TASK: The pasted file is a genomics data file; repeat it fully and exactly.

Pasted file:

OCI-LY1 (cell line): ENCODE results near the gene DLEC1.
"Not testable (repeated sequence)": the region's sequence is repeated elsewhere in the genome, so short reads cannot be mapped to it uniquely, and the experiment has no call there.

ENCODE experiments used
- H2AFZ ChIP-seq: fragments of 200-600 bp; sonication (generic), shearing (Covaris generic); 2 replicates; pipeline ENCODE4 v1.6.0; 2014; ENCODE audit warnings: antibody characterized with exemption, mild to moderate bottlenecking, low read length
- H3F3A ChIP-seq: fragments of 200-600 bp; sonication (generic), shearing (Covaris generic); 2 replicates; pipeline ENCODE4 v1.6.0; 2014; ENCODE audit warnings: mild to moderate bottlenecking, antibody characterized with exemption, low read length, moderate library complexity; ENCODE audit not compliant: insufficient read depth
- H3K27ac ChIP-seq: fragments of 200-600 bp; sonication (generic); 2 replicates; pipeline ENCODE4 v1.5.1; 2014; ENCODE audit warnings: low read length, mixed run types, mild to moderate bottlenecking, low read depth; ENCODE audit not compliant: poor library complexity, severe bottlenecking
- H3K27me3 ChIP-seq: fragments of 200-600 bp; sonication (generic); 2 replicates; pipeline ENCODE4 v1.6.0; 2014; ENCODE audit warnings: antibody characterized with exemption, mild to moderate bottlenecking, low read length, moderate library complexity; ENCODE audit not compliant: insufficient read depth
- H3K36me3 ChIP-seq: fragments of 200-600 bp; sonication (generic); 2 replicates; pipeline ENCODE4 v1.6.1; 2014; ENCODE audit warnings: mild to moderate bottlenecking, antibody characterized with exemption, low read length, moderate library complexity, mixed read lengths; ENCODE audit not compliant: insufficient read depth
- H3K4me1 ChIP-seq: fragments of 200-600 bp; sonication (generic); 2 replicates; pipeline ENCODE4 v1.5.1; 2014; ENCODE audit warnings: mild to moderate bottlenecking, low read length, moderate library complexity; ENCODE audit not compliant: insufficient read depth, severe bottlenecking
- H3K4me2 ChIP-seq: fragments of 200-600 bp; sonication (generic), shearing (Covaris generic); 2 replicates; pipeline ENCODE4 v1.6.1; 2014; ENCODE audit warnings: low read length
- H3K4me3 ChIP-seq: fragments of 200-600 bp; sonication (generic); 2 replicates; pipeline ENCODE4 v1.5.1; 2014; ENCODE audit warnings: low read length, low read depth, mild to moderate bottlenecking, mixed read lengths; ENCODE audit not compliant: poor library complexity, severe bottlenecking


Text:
OCI-LY1 (cell line): ENCODE results near the gene DLEC1.
"Not testable (repeated sequence)": the region's sequence is repeated elsewhere in the genome, so short reads cannot be mapped to it uniquely, and the experiment has no call there.

ENCODE experiments used
- H2AFZ ChIP-seq: fragments of 200-600 bp; sonication (generic), shearing (Covaris generic); 2 replicates; pipeline ENCODE4 v1.6.0; 2014; ENCODE audit warnings: antibody characterized with exemption, mild to moderate bottlenecking, low read length
- H3F3A ChIP-seq: fragments of 200-600 bp; sonication (generic), shearing (Covaris generic); 2 replicates; pipeline ENCODE4 v1.6.0; 2014; ENCODE audit warnings: mild to moderate bottlenecking, antibody characterized with exemption, low read length, moderate library complexity; ENCODE audit not compliant: insufficient read depth
- H3K27ac ChIP-seq: fragments of 200-600 bp; sonication (generic); 2 replicates; pipeline ENCODE4 v1.5.1; 2014; ENCODE audit warnings: low read length, mixed run types, mild to moderate bottlenecking, low read depth; ENCODE audit not compliant: poor library complexity, severe bottlenecking
- H3K27me3 ChIP-seq: fragments of 200-600 bp; sonication (generic); 2 replicates; pipeline ENCODE4 v1.6.0; 2014; ENCODE audit warnings: antibody characterized with exemption, mild to moderate bottlenecking, low read length, moderate library complexity; ENCODE audit not compliant: insufficient read depth
- H3K36me3 ChIP-seq: fragments of 200-600 bp; sonication (generic); 2 replicates; pipeline ENCODE4 v1.6.1; 2014; ENCODE audit warnings: mild to moderate bottlenecking, antibody characterized with exemption, low read length, moderate library complexity, mixed read lengths; ENCODE audit not compliant: insufficient read depth
- H3K4me1 ChIP-seq: fragments of 200-600 bp; sonication (generic); 2 replicates; pipeline ENCODE4 v1.5.1; 2014; ENCODE audit warnings: mild to moderate bottlenecking, low read length, moderate library complexity; ENCODE audit not compliant: insufficient read depth, severe bottlenecking
- H3K4me2 ChIP-seq: fragments of 200-600 bp; sonication (generic), shearing (Covaris generic); 2 replicates; pipeline ENCODE4 v1.6.1; 2014; ENCODE audit warnings: low read length
- H3K4me3 ChIP-seq: fragments of 200-600 bp; sonication (generic); 2 replicates; pipeline ENCODE4 v1.5.1; 2014; ENCODE audit warnings: low read length, low read depth, mild to moderate bottlenecking, mixed read lengths; ENCODE audit not compliant: poor library complexity, severe bottlenecking